A few days ago, I read a post by Gotham Chopra on Intentblog, which appeared to be an ode to the F-word. The "Fuck" word, for readers who've been asleep for the past 50 years. Now don't get me wrong, I enjoyed the post, and I agree with it entirely. In fact, Gotham Chopra put into words a few of my own thoughts regarding the F-word. As readers of this blog might have noticed, I am not one to scrimp on the expletives. I like to use the F-word, among others, I use it whenever I can, I use it so fucking often, sometimes I use it for no reason at all, and then, when I go back and reread what I've written, I find the placement of the word has no relevance in the scheme of things at all.
But, coming back to the post in question, as I was saying, I admired the intent of the author and his benevolent treatment of my favorite word in the English language, but throughout the post, I found one extremely conspicious discordant note. I noticed that the author had not used the actual word in the entire post even once. To be fair, he used it by cloaking it in characters and using it in sentences like "What's the f#$@%^& point, I was left wondering" and "Oh f#$@$%# contrare, mon frere I say to that." (whatever that means). But, I was left with the question, that if your entire post is a poem dedicated to extolling the wonders of the word "Fuck", why in God's name would you write F$#%^ everytime the word needed to be uttered? You see what I'm saying here?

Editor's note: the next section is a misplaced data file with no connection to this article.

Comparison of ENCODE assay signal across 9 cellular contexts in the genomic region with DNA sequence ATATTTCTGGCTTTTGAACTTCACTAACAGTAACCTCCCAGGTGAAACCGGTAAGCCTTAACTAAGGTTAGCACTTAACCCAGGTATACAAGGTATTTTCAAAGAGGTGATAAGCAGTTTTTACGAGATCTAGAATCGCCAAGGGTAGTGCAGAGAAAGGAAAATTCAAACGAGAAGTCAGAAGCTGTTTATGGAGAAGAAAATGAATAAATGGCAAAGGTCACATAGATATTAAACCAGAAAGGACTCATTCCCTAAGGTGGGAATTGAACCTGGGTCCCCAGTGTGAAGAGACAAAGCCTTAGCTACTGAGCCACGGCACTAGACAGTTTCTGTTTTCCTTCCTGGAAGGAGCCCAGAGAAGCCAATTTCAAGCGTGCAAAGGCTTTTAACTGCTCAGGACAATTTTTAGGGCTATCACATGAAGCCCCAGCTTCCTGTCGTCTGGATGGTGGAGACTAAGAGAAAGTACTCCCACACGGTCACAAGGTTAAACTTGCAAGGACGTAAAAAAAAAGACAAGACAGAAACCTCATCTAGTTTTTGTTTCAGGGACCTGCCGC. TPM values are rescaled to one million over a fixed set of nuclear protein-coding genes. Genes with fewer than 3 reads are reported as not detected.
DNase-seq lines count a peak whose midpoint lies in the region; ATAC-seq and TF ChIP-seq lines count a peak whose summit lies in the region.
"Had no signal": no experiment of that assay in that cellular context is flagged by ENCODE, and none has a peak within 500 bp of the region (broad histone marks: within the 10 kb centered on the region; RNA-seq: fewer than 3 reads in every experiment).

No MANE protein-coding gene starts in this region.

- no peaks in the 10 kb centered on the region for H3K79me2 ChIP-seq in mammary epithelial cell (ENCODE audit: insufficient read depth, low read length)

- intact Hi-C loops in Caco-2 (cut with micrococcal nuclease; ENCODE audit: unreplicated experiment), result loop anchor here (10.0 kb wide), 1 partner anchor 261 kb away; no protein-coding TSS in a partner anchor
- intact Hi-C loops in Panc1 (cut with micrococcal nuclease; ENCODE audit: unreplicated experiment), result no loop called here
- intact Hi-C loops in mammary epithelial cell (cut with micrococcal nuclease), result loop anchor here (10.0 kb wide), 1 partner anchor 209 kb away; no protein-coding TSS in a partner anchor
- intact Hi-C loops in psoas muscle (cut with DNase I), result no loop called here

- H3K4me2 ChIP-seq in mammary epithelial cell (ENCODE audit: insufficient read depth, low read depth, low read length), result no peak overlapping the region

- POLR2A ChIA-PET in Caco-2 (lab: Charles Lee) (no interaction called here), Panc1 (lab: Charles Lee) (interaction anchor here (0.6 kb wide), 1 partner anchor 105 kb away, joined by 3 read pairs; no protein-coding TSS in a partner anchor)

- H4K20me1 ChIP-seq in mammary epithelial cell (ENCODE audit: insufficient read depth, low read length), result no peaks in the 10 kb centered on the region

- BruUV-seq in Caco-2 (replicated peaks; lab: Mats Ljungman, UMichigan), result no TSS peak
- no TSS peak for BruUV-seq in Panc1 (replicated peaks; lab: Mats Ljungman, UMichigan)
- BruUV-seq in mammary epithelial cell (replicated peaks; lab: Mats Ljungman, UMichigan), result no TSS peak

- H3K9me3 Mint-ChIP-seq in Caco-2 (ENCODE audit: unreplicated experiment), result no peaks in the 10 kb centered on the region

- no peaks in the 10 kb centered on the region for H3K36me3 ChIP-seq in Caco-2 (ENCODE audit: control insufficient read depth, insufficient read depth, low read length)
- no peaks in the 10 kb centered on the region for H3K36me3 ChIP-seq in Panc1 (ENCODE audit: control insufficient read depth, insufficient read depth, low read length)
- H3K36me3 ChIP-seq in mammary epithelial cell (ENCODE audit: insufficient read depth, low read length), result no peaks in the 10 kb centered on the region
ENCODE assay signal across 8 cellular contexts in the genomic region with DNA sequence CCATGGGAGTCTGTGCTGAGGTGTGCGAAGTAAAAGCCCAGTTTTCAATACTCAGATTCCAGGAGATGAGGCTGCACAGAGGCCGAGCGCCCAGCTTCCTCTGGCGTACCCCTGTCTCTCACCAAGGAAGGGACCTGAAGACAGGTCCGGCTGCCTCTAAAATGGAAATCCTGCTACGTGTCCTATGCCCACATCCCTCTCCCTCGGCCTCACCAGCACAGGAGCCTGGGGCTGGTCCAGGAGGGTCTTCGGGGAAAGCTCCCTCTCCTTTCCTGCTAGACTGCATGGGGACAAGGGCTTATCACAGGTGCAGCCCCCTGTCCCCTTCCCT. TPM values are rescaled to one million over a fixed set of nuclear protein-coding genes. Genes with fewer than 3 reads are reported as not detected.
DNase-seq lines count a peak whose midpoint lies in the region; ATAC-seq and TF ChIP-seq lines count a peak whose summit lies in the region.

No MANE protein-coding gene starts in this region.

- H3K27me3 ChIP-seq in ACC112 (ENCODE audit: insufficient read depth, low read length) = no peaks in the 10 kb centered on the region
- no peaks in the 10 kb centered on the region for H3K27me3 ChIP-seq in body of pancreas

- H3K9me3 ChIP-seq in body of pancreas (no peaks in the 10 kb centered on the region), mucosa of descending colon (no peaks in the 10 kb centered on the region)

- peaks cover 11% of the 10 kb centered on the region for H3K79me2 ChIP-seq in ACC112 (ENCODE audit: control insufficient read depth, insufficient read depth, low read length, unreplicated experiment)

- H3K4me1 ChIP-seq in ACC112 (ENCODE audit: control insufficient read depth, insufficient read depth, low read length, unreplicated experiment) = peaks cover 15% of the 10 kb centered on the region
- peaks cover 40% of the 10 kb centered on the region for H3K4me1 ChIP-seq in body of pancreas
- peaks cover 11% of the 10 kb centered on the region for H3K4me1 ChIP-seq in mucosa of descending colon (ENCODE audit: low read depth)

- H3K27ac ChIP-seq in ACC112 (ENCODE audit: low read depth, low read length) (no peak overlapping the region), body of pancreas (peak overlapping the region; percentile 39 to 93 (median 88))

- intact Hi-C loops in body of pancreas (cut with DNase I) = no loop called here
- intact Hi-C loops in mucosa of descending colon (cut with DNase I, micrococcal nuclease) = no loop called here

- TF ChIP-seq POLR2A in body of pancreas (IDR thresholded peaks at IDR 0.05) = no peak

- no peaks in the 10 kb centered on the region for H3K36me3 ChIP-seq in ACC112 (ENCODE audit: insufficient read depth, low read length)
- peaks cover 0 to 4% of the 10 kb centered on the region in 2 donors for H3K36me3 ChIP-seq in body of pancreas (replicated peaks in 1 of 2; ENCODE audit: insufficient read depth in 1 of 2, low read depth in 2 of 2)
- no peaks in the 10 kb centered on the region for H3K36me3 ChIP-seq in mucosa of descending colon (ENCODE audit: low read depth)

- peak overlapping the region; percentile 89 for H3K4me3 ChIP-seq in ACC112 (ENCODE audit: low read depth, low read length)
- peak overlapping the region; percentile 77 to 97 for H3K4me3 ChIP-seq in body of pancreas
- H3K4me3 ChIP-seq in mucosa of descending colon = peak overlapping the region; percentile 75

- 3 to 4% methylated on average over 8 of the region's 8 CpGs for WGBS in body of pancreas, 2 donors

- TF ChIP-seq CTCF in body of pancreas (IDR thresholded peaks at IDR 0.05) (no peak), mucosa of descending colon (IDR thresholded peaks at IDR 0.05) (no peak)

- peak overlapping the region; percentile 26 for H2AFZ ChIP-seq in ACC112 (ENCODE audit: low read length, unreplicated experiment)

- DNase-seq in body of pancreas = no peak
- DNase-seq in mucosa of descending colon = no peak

It's like, if Sanjeev Kapoor on his television show, after describing in verbose detail the gastronomic sumptuousness of mutton, later demonstrated the recipe for Mutton Kolhapuri using a soy based meat substitute.
So basically I have one question for Mr Gotham Chopra. If you love the F-word so much, and are willing to have it's child, why then are you so ashamed to spell it as it is meant to be, why are you covering it with an aluminum foil of ascii characters? Don't be coy, man.
I personally feel that the F-word is needlessly discriminated against. What with the beeping on television, and the ascii charactering on the internet and what not. But I also realize that part of the magic of the F-word is it's aura as a forbidden fruit, an anti-establishment rebellious persona. And it is this aura, or persona of this word that makes it an effective tool in verbal jousting or unilateral polemicizing. If the F-word were to gain acceptance and respectability in the main-stream, then it would probably lose it's sheen, it's biting edge, which we employ to express strong emotion. And, sooner or later, it would drop out of the English language because of disuse.
It's a dilemma.